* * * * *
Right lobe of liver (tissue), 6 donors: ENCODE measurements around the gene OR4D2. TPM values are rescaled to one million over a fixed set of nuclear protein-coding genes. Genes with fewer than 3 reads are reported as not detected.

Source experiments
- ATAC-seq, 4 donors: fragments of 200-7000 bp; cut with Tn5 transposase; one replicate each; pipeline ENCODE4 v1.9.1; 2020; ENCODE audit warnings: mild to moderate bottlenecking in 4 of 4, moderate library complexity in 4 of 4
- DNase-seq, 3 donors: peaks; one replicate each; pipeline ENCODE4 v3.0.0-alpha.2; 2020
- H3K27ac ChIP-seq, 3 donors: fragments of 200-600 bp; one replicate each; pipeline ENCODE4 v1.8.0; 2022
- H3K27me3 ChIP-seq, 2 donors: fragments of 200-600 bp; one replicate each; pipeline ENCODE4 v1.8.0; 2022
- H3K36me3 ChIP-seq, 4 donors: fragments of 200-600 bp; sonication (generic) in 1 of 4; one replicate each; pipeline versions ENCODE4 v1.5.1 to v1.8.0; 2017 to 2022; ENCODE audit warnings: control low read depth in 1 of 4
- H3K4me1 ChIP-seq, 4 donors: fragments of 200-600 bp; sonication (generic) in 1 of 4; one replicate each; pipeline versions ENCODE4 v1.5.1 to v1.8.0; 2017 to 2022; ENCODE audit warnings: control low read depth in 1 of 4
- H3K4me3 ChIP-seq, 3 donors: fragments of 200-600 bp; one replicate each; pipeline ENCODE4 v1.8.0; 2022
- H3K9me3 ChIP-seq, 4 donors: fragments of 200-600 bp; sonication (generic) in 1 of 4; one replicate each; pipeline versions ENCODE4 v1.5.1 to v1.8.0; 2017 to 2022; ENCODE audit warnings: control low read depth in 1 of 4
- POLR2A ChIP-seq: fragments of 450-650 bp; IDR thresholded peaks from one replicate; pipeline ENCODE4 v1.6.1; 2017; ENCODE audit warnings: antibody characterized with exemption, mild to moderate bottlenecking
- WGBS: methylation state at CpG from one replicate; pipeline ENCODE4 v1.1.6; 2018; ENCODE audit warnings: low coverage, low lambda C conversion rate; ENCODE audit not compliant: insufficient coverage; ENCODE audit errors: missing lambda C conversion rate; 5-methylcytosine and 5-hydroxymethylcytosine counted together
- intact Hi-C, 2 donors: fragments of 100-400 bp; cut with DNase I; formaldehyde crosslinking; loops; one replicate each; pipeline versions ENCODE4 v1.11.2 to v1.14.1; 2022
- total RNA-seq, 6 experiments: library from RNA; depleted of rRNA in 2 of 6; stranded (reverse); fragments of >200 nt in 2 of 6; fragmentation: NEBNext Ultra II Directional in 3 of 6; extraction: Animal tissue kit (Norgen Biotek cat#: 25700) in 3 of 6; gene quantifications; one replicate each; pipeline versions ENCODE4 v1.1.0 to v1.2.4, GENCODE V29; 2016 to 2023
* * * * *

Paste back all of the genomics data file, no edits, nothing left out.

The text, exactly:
Right lobe of liver (tissue), 6 donors: ENCODE measurements around the gene OR4D2. TPM values are rescaled to one million over a fixed set of nuclear protein-coding genes. Genes with fewer than 3 reads are reported as not detected.

Source experiments
- ATAC-seq, 4 donors: fragments of 200-7000 bp; cut with Tn5 transposase; one replicate each; pipeline ENCODE4 v1.9.1; 2020; ENCODE audit warnings: mild to moderate bottlenecking in 4 of 4, moderate library complexity in 4 of 4
- DNase-seq, 3 donors: peaks; one replicate each; pipeline ENCODE4 v3.0.0-alpha.2; 2020
- H3K27ac ChIP-seq, 3 donors: fragments of 200-600 bp; one replicate each; pipeline ENCODE4 v1.8.0; 2022
- H3K27me3 ChIP-seq, 2 donors: fragments of 200-600 bp; one replicate each; pipeline ENCODE4 v1.8.0; 2022
- H3K36me3 ChIP-seq, 4 donors: fragments of 200-600 bp; sonication (generic) in 1 of 4; one replicate each; pipeline versions ENCODE4 v1.5.1 to v1.8.0; 2017 to 2022; ENCODE audit warnings: control low read depth in 1 of 4
- H3K4me1 ChIP-seq, 4 donors: fragments of 200-600 bp; sonication (generic) in 1 of 4; one replicate each; pipeline versions ENCODE4 v1.5.1 to v1.8.0; 2017 to 2022; ENCODE audit warnings: control low read depth in 1 of 4
- H3K4me3 ChIP-seq, 3 donors: fragments of 200-600 bp; one replicate each; pipeline ENCODE4 v1.8.0; 2022
- H3K9me3 ChIP-seq, 4 donors: fragments of 200-600 bp; sonication (generic) in 1 of 4; one replicate each; pipeline versions ENCODE4 v1.5.1 to v1.8.0; 2017 to 2022; ENCODE audit warnings: control low read depth in 1 of 4
- POLR2A ChIP-seq: fragments of 450-650 bp; IDR thresholded peaks from one replicate; pipeline ENCODE4 v1.6.1; 2017; ENCODE audit warnings: antibody characterized with exemption, mild to moderate bottlenecking
- WGBS: methylation state at CpG from one replicate; pipeline ENCODE4 v1.1.6; 2018; ENCODE audit warnings: low coverage, low lambda C conversion rate; ENCODE audit not compliant: insufficient coverage; ENCODE audit errors: missing lambda C conversion rate; 5-methylcytosine and 5-hydroxymethylcytosine counted together
- intact Hi-C, 2 donors: fragments of 100-400 bp; cut with DNase I; formaldehyde crosslinking; loops; one replicate each; pipeline versions ENCODE4 v1.11.2 to v1.14.1; 2022
- total RNA-seq, 6 experiments: library from RNA; depleted of rRNA in 2 of 6; stranded (reverse); fragments of >200 nt in 2 of 6; fragmentation: NEBNext Ultra II Directional in 3 of 6; extraction: Animal tissue kit (Norgen Biotek cat#: 25700) in 3 of 6; gene quantifications; one replicate each; pipeline versions ENCODE4 v1.1.0 to v1.2.4, GENCODE V29; 2016 to 2023